Calcite sealing in a fractured geothermal reservoir: Insights from combined EBSD and chemistry mapping
McNamara, David D.
Prior, Dave J.
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McNamara, David D., Lister, Aaron, & Prior, Dave J. (2016). Calcite sealing in a fractured geothermal reservoir: Insights from combined EBSD and chemistry mapping. Journal of Volcanology and Geothermal Research, 323, 38-52. doi: http://dx.doi.org/10.1016/j.jvolgeores.2016.04.042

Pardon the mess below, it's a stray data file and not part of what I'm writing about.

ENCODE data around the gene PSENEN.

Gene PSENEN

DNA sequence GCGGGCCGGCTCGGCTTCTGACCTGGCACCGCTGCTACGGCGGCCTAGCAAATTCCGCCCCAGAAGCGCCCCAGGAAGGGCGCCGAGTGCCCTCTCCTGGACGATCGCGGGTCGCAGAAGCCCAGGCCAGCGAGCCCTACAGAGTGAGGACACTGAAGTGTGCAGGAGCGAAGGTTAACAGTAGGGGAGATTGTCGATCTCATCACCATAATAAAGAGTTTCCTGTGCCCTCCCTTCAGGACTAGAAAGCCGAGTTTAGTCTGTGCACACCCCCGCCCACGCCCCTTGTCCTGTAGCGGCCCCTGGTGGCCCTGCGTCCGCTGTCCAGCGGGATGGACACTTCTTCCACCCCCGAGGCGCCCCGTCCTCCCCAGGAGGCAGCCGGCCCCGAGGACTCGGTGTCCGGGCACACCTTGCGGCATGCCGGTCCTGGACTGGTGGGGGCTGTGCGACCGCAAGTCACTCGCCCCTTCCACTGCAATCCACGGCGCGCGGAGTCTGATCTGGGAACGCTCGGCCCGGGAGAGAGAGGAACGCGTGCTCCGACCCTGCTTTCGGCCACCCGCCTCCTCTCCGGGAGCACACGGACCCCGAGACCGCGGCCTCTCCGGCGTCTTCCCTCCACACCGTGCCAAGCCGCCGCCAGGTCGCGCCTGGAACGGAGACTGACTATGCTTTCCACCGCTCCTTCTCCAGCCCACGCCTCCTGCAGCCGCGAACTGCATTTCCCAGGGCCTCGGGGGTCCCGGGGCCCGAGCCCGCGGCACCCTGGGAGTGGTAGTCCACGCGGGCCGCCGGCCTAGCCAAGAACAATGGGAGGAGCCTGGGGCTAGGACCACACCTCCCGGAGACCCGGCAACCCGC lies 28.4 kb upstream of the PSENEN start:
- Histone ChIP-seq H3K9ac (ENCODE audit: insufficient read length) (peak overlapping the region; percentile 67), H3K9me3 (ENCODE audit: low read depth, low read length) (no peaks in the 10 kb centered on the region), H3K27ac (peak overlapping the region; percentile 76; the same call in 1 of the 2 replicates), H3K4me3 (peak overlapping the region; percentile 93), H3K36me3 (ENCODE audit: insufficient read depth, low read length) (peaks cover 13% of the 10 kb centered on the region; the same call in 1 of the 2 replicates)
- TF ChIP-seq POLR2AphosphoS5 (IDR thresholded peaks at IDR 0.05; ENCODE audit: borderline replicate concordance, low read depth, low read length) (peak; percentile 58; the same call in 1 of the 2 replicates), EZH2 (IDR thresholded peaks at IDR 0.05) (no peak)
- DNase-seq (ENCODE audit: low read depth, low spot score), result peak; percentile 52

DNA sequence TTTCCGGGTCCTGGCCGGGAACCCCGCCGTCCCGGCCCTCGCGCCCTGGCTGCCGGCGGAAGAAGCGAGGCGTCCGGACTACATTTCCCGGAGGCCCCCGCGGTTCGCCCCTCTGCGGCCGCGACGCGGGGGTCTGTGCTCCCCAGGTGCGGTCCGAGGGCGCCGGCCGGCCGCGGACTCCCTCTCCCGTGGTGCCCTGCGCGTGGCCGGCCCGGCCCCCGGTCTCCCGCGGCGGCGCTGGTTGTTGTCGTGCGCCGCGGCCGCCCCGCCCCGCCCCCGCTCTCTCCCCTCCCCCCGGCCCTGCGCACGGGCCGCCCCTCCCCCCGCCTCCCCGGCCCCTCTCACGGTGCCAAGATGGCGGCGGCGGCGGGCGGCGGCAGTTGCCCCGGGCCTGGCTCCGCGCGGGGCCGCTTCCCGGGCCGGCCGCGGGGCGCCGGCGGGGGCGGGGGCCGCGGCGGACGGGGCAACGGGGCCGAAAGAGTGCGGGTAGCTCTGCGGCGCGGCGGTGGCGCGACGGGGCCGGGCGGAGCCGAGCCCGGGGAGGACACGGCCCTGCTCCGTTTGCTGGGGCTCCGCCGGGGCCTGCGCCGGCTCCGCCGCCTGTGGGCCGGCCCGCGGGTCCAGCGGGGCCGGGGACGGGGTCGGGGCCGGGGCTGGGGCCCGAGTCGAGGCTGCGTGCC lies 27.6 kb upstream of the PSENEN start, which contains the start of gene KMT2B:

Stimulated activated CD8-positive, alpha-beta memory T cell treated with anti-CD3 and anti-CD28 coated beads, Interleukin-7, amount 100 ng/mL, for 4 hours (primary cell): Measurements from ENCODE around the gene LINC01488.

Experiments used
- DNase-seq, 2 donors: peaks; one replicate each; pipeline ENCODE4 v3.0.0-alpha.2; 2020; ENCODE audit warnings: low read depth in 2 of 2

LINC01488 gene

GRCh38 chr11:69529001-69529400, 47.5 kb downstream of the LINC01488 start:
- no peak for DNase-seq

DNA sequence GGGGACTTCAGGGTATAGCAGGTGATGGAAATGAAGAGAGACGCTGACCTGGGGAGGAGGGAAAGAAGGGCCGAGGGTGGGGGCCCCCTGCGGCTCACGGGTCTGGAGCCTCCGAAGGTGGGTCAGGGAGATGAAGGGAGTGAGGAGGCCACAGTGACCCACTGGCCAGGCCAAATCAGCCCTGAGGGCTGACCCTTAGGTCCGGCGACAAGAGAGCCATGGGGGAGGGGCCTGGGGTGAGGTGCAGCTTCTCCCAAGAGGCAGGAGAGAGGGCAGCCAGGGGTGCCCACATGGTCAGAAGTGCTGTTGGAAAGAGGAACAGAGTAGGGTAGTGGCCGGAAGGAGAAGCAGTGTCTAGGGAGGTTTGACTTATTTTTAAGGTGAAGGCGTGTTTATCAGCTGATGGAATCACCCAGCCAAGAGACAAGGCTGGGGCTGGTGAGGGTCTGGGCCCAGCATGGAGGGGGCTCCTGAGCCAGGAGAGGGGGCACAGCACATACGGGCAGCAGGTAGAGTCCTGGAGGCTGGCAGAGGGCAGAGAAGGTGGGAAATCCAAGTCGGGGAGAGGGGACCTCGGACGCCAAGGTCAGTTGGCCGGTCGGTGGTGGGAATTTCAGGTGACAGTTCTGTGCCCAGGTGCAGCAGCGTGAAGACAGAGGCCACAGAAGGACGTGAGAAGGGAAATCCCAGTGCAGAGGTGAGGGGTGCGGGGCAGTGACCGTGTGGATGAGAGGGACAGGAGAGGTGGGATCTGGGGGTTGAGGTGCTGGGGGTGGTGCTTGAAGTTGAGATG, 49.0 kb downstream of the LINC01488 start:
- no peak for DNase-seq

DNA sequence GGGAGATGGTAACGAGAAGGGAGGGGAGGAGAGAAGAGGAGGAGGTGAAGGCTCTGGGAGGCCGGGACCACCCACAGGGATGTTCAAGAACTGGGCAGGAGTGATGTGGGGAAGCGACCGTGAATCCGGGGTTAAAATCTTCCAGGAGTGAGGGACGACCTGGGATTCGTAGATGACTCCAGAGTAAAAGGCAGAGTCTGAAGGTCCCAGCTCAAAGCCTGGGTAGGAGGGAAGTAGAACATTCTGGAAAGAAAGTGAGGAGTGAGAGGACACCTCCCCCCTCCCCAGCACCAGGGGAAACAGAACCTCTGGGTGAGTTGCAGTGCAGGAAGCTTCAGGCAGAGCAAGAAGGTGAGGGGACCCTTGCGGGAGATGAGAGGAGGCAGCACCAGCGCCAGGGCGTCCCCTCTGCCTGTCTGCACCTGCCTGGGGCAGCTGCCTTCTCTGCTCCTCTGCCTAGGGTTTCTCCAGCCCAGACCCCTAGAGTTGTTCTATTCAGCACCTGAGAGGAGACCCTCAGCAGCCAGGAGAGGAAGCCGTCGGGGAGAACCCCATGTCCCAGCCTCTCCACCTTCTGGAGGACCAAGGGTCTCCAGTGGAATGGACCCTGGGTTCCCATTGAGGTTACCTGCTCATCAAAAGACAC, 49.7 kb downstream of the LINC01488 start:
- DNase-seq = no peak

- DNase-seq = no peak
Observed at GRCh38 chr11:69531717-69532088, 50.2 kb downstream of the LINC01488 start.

Fractures play an important role as fluid flow pathways in geothermal resources hosted in indurated greywacke basement of the Taupo Volcanic Zone, New Zealand, including the Kawerau Geothermal Field. Over time, the permeability of such geothermal reservoirs can be degraded by fracture sealing as minerals deposit out of transported geothermal fluids. Calcite is one such fracture sealing mineral. This study, for the first time, utilises combined data from electron backscatter diffraction and chemical mapping to characterise calcite vein fill morphologies, and gain insight into the mechanisms of calcite fracture sealing in the Kawerau Geothermal Field. Two calcite sealing mechanisms are identified 1) asymmetrical syntaxial growth of calcite, inferred by the presence of single, twinned, calcite crystals spanning the entire fracture width, and 2) 3D, interlocking growth of bladed vein calcite into free space as determined from chemical and crystallographic orientation mapping. This study also identifies other potential uses of combined EBSD and chemical mapping to understand geothermal field evolution including, potentially informing on levels of fluid supersaturation froni the study of calcite lattice distortion, and providing information on a reservoir's history of stress, strain, and deformation through investigation of calcite crystal deformation and twinning patterns. (C) 2016 Elsevier B.V. All rights reserved.